Respectfully;
    “The problem is that real spending per capita has increased even more dramatically.”
    - as might be expected to combat a huge unparalleled recession and due to aging population.
    “Also, the far higher levels of tax revenue (relative to GDP) of European countries has done nothing to solve their fiscal problems.” This might be due to their early strong pursuit of austerity, cutting spending during the recession and even raising interest rates! What were they thinking?

    In my humble opinion, as others have offered, we need to prioritize, 1st strive for robust growth, then reduce the debt. It’s not rocket science and has been done before.

  35. taxman100 says:

    A little perspective:

    After working in the private sector for 25 years as a cost accountant and production manager, and then having the opportunity during the great recession to go to work for a large government project as a cost price analyst.

    I’m astounded at the level of scrutiny there is for each dollar spent on Government Projects. For each person trying to make a rational business decision to get something done, there are 10 people that’s sole purpose is to make sure the price was fair, that it was safe, that is was US sourced, that it was made to a small business, that it was environmentally friendly, that it followed the Davis bacon act, that it was planned, that is was controlled, that no money was moved between project activities, that is did not exceed the funding limit, that the records were signed, that is was the right quality, and it was audited before, during, and after by the DCAA and the GOA.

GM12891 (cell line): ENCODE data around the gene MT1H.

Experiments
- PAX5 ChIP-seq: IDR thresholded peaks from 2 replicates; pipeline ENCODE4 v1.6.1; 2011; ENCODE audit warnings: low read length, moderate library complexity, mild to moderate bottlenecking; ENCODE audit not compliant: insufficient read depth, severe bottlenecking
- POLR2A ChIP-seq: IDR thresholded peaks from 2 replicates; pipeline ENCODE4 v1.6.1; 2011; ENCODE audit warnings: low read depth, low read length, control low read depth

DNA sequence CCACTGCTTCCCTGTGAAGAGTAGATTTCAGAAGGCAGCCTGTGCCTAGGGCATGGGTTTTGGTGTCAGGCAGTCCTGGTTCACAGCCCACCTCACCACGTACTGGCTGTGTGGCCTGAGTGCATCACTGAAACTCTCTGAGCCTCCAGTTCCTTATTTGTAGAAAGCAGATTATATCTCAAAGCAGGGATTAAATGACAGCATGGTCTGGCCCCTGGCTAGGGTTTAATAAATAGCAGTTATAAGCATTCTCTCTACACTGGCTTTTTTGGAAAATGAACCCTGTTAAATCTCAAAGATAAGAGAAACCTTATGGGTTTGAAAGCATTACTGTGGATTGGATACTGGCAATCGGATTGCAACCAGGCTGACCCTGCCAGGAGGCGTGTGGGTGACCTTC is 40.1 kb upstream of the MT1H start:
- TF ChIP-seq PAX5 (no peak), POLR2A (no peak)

Everybody including the subcontractors work with one hand tied behind their back. And every time some auditor writes a report that says the justice department spent $17 for a muffin, when the bill actually included the room, drinks and snacks for the day, it costs the government $100 million dollars to review every receipt that has the word muffin on it for every government agency. And for people that have had to do this their whole lives this seams normal !!

  36. intlacct says:

    Ironman says:

    “It’s not FICA, but rather just Social Security, since there already is no cap for Medicare taxes. This action would also significantly increase the amount of benefits that high income earners would collect from Social Security, given how those benefits are determined, while also exposing the program to increased volatility for its funding after the OASDI trust fund is depleted.”

    benefits net of investments is negligible to negative (12.4% investment vs. 15% benefit – payable in an average of 20 years…): http://www.ssa.gov/oact/progdata/retirebenefit2.html

  37. [...] I discussed yesterday, all of the noise about the deficits are not really about budget deficits at all. Rather, it was about a decidedly narrow ideology held by a small percentage of Americans. Their [...]